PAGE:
Nearly a fortnight after the Students’ Society Council issued a public censure of President Zach Newburgh for his involvement with Jobbook.com, a social networking website designed to connect students at elite universities with employers, new details have emerged about the efforts by several councillors to remove Newburgh from office.
Certain councillors first learned of Newburgh’s involvement with Jobbook on February 2, according to a councillor present at the meeting. Three members of the Executive Committee—Vice-President University Affairs Joshua Abaki, VP Clubs and Services Anushay Khan, and VP External Myriam Zaidi—met with them to discuss a motion to remove Newburgh from office. Abaki led the effort, the councillor said.
At the Council meeting the following day, eight councillors—the minimum number required to begin impeachment proceedings—voted in confidential session to impeach Newburgh: Clubs & Services Representative Maggie Knight, Music Representative Katie Larson, Senator Tyler Lawson, Arts Representative Kallee Lins, and Senator Amara Possian, in addition to the three executives with whom councillors had met the night before.
But not all the councillors who voted to impeach Newburgh necessarily wanted to remove him from office, the anonymous councillor said.
“Most of us just wanted to talk about it,” the councillor said.
Councillors never actually voted on whether or not to remove Newburgh from office. By the time the motion came up for a vote, it had been amended to censure Newburgh instead, with Education Representative Kady Paterson substituting her name for Possian’s. Seventeen councillors voted in favour of the censure in confidential session, with six opposed and one—Newburgh—abstaining.
According to interviews with councillors and executives, the Executive Committee has made an effort move forward with business, with one exception—Joshua Abaki.
In an article published online on February 7, the Chronicle of Higher Education quoted an email message to the publication in which Abaki said that Newburgh had “lost the moral authority” to lead SSMU.
“It is further troubling,” Abaki told the Chronicle, “that he is more concerned about Jobbook’s prospects than amid all this rather than the great harm he has done to [SSMU].”
In addition, Abaki refused to stand at the front of the room with the rest of the Executive Committee during the SSMU General Assembly on Thursday while they present their Executive reports.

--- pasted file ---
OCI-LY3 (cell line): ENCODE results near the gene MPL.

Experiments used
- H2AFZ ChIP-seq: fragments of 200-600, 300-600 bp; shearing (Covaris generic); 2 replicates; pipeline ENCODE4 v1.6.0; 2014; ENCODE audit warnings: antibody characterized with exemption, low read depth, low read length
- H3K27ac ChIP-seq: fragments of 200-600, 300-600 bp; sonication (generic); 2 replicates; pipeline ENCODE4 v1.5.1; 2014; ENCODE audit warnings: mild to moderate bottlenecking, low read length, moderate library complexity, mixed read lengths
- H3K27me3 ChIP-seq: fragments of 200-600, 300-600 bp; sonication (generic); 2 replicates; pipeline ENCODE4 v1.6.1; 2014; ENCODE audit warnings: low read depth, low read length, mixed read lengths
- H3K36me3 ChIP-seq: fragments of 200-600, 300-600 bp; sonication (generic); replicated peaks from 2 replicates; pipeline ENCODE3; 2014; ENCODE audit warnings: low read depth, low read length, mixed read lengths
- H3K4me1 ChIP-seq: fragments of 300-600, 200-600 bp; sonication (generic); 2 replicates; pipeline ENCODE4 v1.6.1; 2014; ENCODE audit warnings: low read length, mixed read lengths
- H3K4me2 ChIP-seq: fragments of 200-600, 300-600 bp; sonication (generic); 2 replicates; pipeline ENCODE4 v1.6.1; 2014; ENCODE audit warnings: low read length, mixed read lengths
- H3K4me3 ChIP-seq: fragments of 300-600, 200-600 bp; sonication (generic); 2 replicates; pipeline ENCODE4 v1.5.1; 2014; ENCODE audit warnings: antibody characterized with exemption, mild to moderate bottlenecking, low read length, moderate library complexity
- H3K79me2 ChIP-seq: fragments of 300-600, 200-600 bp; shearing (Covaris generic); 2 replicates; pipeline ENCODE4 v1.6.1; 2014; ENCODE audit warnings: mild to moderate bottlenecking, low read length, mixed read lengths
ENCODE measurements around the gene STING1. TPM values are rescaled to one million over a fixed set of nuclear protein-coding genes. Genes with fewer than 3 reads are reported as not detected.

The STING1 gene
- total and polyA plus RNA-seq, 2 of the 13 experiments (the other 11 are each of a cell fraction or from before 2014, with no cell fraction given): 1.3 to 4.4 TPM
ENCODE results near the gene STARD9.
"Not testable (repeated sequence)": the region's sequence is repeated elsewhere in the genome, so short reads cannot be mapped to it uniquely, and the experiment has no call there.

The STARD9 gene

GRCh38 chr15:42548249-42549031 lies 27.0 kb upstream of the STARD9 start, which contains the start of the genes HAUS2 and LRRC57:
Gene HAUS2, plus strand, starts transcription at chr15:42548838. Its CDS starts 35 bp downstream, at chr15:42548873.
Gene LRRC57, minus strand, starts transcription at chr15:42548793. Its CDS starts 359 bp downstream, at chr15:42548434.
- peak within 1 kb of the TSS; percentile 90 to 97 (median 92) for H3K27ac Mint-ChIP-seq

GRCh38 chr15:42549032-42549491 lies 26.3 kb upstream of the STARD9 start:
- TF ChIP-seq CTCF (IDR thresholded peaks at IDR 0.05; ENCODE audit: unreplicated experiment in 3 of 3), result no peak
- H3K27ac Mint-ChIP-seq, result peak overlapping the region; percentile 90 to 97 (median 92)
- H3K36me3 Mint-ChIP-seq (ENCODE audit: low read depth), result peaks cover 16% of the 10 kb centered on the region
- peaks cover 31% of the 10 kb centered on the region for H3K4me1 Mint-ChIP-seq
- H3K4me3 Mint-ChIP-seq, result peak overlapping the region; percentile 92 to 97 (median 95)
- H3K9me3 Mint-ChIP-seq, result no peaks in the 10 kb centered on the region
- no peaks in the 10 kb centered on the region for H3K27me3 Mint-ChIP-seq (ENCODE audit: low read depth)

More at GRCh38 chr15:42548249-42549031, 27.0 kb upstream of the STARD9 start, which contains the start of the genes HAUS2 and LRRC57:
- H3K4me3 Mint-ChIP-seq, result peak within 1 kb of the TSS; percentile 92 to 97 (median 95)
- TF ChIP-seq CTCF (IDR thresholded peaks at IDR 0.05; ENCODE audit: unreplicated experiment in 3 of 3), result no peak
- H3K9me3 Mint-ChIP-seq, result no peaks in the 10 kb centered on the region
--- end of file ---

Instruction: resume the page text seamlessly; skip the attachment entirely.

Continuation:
“It’s clear that Josh and Zach are still not getting along,” Maggie Knight said.
Abaki and Newburgh are required to work closely together in dealing with the McGill administration, including the current negotiations to renew SSMU’s lease on the Shatner Building and its Memorandum of Agreement with McGill.
The two are scheduled to meet with Deputy Provost (Student Life and Learning) Morton Mendelson on Tuesday—their first such meeting since the censure. Newburgh declined to comment on his relationship with Abaki for this article and Abaki was unavailable at press time.
Other members of the Executive Committee, however, have made greater efforts to patch things up in the past week.
“I think things are relatively amiable,” VP Internal Tom Fabian said. “But there is a wound to be healed.”
SSMU Council is scheduled to meet again for the first time since the censure on Thursday, but it is unclear whether Newburgh’s dealings with Jobbook will come up again.
“There are councillors who would like to see Zach removed from office,” said Clubs & Services Representative Max Zidel, but added that he didn’t think councillors would bring forward another motion to impeach him without a request from students.
Such a request could come on Thursday in the form of a student-initiated referendum question, which would require the signatures of 200 undergraduates. Despite rumours that such a petition was being prepared, Knight and other councillors said they had seen no solid evidence that one would be brought to Council on Thursday.
According to Speaker of Council Cathal Rooney-Cespedes, however, it is unclear whether a such a move to remove Newburgh would be allowed, as Council has already tried Newburgh for his involvement with Jobbook.
“There might be some ambiguity,” he said, “because you’re talking about trying someone for the second time based on the same accusation, and there are laws that prohibit that.”
Despite the lack of support for another impeachment motion, several councillors have said that a formal apology and the release of more information—what Knight called “an act of good faith”—might help Council move forward with new business.
“I think the issue needs to be cleared up, personally, to prove or disprove what’s been said in the media,” Kallee Lins said.